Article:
Tuesday, 19 July 2016

Complacency about the ‘New Poor’?

First of all, relax! I’m not about to come all Billy Graham with you. I give the quotations below from, respectively, the Old and New Testaments because they, handily, aspire to take a long term perspective on poverty as it manifests itself in the human race over history.

11"For the poor will never cease to be in the land; therefore I command you, saying, 'You shall freely open your hand to your brother, to your needy and poor in your land.' Deuteronomy 15:11

11The poor you will always have with you, but you will not always have Me. Matthew 26:11 (On the occasion of the woman in Bethany pouring expensive perfume on Christ’s feet and of some of the disciples complaining that it could have been sold and given to the poor).

These texts suggest that human poverty is an integral part of the human condition. Of course, the moment one hints anything of the sort, outrage will be expressed in many quarters at the inherent complacency of the assumption. It will seem that there is no greater sin than this complacency and its concomitant failing of not being a crusader filled with the virtue of the fight for our brothers and sisters. This is because we all know that the world is getting better all the time, human society is on a long march to progress and it is only a matter of time before poverty is ‘solved’ or eradicated from the world just like smallpox or polio were, right? Therefore you’re either for us or against us! You’re either part of the solution or part of the problem!

But what if this view of history is not right and we are not progressing to ever sunnier uplands? Are we being complacent or merely realistic and free from the affliction of starry-eyedness? We don’t seem to have eradicated crime and immorality from human history and, if you look at Shakespeare with King Lear in the 17th century, Swift with his ‘Modest Proposal’ in the 18th, Dickens with his workhouses in the 19th and Orwell on ‘The Road to Wigan Pier’ in the 20th it doesn’t look like poverty is going anywhere fast. And that’s before we even begin to look at the rest of the world outside the UK. This reveals that the ’progressives’ and ‘meliorists’ are casually assuming a very particular and easily identifiable ideology which can certainly be contested as being the right one. Their assumption is far too casual when placed against the backcloth of history. Other interpretations are certainly available.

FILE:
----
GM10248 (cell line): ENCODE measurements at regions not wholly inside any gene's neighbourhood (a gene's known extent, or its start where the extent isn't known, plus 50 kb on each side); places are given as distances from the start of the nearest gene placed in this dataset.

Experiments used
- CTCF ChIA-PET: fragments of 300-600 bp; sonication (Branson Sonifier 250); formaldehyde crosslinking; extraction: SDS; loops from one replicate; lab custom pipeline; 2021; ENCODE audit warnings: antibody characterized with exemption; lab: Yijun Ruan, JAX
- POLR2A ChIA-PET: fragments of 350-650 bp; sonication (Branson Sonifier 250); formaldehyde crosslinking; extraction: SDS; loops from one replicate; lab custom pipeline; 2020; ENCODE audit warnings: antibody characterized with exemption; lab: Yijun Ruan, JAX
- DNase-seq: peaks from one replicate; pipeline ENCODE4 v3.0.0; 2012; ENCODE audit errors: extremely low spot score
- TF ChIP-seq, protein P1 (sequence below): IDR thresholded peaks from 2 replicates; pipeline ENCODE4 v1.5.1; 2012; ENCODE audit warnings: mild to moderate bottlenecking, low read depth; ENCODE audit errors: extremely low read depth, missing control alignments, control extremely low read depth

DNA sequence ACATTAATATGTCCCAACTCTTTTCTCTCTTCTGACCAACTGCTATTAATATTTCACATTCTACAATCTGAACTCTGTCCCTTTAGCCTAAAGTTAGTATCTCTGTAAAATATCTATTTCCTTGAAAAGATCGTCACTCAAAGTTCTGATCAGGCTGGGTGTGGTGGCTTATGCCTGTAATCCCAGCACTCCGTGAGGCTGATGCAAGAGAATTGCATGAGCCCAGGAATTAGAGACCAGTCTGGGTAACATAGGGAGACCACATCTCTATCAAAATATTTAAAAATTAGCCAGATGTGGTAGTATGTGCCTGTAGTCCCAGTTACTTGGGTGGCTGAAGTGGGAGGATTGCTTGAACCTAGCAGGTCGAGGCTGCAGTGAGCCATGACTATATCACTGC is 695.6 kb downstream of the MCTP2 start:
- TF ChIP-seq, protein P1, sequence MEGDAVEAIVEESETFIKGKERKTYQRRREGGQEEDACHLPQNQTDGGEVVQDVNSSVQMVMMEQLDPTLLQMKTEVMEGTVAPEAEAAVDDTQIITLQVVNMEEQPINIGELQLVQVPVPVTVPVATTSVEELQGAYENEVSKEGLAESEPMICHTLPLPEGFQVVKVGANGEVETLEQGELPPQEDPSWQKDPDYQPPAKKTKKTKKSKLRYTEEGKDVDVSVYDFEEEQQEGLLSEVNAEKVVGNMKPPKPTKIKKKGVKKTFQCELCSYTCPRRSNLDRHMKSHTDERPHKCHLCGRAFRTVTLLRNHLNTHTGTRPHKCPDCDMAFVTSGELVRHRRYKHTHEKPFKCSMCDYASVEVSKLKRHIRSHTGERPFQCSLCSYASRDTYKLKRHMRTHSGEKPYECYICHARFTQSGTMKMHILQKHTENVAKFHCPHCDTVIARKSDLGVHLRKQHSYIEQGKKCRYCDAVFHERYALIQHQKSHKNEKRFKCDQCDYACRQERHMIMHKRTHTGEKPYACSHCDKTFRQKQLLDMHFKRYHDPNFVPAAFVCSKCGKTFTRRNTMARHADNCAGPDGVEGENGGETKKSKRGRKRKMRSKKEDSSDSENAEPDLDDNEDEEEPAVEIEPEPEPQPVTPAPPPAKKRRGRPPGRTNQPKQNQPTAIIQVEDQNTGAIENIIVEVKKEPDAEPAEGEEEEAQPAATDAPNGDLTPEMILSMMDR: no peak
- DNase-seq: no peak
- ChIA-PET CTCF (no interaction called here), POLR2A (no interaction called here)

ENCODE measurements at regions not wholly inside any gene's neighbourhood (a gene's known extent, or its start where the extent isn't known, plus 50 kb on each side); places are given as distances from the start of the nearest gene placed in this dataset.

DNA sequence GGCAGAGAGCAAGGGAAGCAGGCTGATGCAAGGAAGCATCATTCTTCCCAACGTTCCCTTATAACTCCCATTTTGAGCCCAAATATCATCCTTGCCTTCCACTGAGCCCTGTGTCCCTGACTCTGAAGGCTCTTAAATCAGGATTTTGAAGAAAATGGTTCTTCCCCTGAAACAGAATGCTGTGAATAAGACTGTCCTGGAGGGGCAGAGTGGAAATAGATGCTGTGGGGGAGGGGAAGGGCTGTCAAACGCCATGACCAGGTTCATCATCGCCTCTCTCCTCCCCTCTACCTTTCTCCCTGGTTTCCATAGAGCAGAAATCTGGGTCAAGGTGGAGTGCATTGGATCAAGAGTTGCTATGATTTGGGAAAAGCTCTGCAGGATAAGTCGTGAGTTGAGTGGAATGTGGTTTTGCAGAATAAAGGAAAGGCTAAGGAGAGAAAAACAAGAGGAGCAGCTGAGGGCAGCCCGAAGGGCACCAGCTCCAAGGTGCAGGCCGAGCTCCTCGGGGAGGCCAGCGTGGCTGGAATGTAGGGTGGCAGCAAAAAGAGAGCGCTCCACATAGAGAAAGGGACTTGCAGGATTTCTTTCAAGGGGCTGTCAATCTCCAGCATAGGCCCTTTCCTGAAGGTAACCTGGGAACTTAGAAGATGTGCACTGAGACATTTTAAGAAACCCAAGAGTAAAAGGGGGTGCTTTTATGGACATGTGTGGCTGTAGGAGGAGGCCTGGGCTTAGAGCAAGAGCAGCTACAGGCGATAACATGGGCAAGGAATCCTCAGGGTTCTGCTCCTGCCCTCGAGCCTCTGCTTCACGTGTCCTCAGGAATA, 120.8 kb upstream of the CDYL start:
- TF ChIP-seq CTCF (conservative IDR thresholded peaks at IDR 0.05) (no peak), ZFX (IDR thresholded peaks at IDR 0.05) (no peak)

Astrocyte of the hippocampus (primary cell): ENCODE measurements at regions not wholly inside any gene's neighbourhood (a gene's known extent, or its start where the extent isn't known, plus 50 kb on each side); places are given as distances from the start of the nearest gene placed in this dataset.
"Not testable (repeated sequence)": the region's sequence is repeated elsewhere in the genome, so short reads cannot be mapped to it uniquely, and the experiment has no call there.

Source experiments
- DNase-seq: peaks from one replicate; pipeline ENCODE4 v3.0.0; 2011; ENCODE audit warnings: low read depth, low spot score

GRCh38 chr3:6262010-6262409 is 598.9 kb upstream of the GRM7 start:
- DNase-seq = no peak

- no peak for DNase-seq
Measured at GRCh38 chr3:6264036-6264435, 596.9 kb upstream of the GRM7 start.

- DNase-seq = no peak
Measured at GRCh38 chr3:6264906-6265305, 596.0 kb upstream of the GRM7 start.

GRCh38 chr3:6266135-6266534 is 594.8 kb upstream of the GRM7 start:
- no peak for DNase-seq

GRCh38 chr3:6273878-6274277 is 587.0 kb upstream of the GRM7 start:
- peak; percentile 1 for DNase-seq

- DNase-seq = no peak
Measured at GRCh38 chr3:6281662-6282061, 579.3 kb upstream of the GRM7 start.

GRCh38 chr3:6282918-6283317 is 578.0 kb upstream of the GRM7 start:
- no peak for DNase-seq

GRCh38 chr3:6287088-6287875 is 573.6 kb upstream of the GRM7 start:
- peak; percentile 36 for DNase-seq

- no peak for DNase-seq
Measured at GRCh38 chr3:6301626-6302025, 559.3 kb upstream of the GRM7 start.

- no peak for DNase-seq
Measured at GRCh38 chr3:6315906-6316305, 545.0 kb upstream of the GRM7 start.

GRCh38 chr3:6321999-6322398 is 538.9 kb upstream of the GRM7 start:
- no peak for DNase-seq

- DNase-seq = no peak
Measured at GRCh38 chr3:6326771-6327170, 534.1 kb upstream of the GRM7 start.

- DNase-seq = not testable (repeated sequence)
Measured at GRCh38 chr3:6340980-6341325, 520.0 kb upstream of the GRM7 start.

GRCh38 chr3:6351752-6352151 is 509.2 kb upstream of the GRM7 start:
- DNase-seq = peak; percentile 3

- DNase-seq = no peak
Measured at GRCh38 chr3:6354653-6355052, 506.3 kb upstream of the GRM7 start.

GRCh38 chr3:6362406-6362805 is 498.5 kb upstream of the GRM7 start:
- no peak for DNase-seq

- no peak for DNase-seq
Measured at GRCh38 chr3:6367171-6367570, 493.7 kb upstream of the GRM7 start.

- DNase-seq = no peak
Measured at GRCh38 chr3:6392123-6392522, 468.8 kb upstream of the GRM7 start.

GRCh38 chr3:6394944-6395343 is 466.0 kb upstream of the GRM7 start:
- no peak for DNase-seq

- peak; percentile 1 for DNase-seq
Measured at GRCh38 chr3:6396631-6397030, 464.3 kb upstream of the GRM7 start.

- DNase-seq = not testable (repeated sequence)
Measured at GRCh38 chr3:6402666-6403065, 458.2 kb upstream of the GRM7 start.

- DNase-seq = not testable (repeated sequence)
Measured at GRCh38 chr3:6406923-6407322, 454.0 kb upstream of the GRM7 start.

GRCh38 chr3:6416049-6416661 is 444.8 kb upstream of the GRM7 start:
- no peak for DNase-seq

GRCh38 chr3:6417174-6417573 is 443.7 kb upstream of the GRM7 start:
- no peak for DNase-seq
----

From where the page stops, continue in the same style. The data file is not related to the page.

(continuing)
And then, what about governments? There is a tendency now to assume that the job of governments is the utter eradication of poverty and that any failure to achieve this extraordinary aim is evidence of a kernel of pure evil at their heart. Merely ‘governing’ what is there is not enough. Regrettably this means that every government will have to slink away under a burden of shame. This is, of course, not to say that governments should not do their best to provide their citizens with as good a quality of life as is possible by making the economy work as well as possible so that the standard of living is as good as it can be for as many as possible. But why wouldn’t they want to do this anyway?

The Deuteronomy quotation might suggest that the interest is not in whether we can or can’t eradicate poverty (it suggests we can’t) but in how we respond to it. How do we behave towards the people with whom we rub shoulders every day in the local High Street, both rich and poor? For a comfortably off person does their response show them to be selfish and heartless or generous and sympathetic? For the poor do they respond to their condition with criminality or with dignity? For these are the choices that define what people really are and what people really are (rather than what they have) is what matters ultimately. The wealth and the poverty are merely the backcloth to the human drama. It is this that makes the novels of Dickens and Tolstoy so marvelous.

This morning I listened to a phone-in on the radio about the ‘new working poor.’ Many callers complained that life was tough, that they had to make sacrifices to raise their children and there were certain things that they were unable to do. No doubt if they had been calling in a hundred years ago they would have been saying the same things. The presenter talked with one caller who thought that the problem was that people’s expectations were too high and that it was wrong to feel that one had a ‘right’ to certain things. And while it is unpleasant to be obliged to make sacrifices and have less than others where does the sense of entitlement to something better come from? Who said the world owed you a free lunch? Where exactly is that written down? In UN charters perhaps but I don’t see the UN any more than our government eradicating world poverty or, for that matter, world criminality. It’s a fine idea but……..

What matters in these arguments is how you frame them. If you frame them within a progressive agenda then your reaction to poverty is going to be outrage and condemnation of..…somebody or other. If you don’t frame it thus your reaction might be very different. It might be slipping an extra £50 in your payment to the carpet fitters who worked hard for you all morning or it might be lending your season ticket to the old fella over the road when you are away because it is never going to be in your power to make them all wealthy. In other words it might be in your reaction to the real people with whom you come into contact in the particular rather than the nebulously general.

So its all in how you frame things. I’d suggest that Deuteronomy and Matthew get it right and that if we act on their assumptions we will make things as good as they can be without being hag-ridden by the spectre of having to bring in a new age of Aquarius.

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